CTS Premium Luxury with V6 engine ($59,495) upgrades with a rearview camera, surround-view cameras, head-up display, 18-inch wheels, parking assist, tri-zone climate control, heated rear seats, and a 12.3-inch gauge cluster.
CTS V-Sport ($60,995) comes with a 420-horsepower turbocharged V6 engine and rear-wheel drive, along with Magnetic Ride Control, Brembo brakes, a limited-slip differential, and 18-inch wheels. Premium ($71,095) upgrades further with 20-way power front seats, reconfigurable gauge cluster, aluminum pedals, adaptive cruise control, and front/rear automatic braking.
CTS-V ($86,000) features a Corvette engine and Nurburgring handling.
The CTS, maybe best if not longest, embodies Cadillac’s iconic design theme called Art and Science. It might just as well be called Angle and Edge, it does those things so well. It isn’t unanimously loved, but who is?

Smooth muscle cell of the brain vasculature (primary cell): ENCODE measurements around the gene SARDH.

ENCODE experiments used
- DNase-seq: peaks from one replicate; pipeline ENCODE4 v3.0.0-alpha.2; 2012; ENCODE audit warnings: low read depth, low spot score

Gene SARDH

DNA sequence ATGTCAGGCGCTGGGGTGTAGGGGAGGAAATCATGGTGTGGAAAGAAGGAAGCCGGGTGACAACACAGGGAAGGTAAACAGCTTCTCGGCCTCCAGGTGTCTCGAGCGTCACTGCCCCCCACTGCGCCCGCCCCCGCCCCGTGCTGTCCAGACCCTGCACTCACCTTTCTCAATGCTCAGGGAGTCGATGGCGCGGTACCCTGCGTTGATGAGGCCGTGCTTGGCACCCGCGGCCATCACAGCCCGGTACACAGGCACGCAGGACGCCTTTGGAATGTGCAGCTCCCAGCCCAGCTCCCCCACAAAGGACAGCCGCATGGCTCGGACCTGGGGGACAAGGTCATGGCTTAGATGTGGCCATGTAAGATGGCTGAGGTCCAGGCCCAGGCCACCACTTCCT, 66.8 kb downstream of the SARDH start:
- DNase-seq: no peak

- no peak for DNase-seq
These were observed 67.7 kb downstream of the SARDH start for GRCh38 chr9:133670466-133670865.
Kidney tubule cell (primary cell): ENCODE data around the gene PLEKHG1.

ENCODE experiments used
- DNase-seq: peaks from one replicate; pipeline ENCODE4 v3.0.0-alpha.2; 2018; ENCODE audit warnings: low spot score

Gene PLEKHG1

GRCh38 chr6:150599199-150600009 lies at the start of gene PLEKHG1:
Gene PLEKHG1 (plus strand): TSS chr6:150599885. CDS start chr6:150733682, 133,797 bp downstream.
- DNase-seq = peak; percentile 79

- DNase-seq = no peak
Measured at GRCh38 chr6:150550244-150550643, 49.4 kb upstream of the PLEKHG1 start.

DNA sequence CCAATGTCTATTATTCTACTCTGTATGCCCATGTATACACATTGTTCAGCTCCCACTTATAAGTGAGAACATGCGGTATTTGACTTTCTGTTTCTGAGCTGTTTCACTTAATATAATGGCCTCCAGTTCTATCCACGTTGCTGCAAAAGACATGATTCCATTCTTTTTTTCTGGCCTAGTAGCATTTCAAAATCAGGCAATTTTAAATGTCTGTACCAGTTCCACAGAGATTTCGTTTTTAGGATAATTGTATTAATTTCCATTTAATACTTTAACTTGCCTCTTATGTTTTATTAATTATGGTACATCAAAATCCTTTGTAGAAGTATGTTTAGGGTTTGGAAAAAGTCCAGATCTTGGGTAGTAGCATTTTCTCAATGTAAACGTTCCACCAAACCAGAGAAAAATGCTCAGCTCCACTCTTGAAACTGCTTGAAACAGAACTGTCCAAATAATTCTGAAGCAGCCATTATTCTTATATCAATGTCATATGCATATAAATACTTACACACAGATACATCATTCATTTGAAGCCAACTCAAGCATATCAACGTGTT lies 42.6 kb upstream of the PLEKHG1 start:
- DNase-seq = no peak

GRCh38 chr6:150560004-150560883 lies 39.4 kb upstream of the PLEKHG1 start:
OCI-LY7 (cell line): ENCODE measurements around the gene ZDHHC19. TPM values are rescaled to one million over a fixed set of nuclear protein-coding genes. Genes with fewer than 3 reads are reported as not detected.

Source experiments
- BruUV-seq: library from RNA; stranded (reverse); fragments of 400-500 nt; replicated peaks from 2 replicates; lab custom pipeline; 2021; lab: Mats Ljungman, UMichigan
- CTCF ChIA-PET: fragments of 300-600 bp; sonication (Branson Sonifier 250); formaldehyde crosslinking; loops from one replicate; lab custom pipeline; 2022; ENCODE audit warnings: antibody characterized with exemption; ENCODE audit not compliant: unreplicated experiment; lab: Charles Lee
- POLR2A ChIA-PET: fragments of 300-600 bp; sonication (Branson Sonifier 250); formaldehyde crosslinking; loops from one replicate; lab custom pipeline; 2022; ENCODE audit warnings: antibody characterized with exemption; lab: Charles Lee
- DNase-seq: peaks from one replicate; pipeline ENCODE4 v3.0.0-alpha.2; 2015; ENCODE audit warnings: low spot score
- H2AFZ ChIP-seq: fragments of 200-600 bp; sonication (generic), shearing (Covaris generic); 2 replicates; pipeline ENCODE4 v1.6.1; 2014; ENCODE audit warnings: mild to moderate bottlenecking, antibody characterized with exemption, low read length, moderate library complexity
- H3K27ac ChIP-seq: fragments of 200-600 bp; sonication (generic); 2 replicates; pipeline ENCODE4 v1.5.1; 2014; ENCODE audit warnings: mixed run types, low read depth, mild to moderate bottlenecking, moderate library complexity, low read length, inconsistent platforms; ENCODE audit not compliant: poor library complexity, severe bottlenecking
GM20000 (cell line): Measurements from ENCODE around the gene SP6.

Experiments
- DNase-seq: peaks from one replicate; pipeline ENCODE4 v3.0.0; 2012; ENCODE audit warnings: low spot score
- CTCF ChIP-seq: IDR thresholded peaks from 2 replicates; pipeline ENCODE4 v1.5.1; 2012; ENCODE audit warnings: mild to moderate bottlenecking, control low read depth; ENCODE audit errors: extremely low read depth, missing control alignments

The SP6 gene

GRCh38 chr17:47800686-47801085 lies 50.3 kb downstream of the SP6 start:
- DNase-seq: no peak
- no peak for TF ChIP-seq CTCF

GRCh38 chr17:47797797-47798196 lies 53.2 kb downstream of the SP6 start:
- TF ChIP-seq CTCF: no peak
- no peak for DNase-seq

Last year the midsize luxury sedan got a new grille and headlamps that fit into the fenders in a way that visually lowers the nose. At the rear, tall taillamps are stacked on vertical exhaust tips.
There is a Carbon Black appearance package.
Speaking of carbon, the hood and bumpers on the CTS-V are carbon fiber. The fenders are fat, to fit the fat tires.
The CTS cabin is handsome. On the Luxury Premium model, the stitched leather upholstery and real wood trim feel right together. Incongruously, a giant 12.3-inch screen replaces real gauges, making the dashboard look futuristic on this model.
The front seats are exceptionally comfortable; wide, deep and not too soft. Ready for journeys, long hours in the saddle. If you think you’ll need to adjust them 20 ways, and not just 10, that option is available.
The sloping roofline and thick pillars make passengers duck their heads, when climbing into the rear. But there’s comfortable space back and good headroom back there, even with high rear cushions.
The trunk holds 13.7 cubic feet, less than bountiful for a midsize sedan.
Active noise cancellation helps keep the sounds of the engine out of the cabin.
Confidence, poise, and good as the Germans, that’s how the CTS rolls.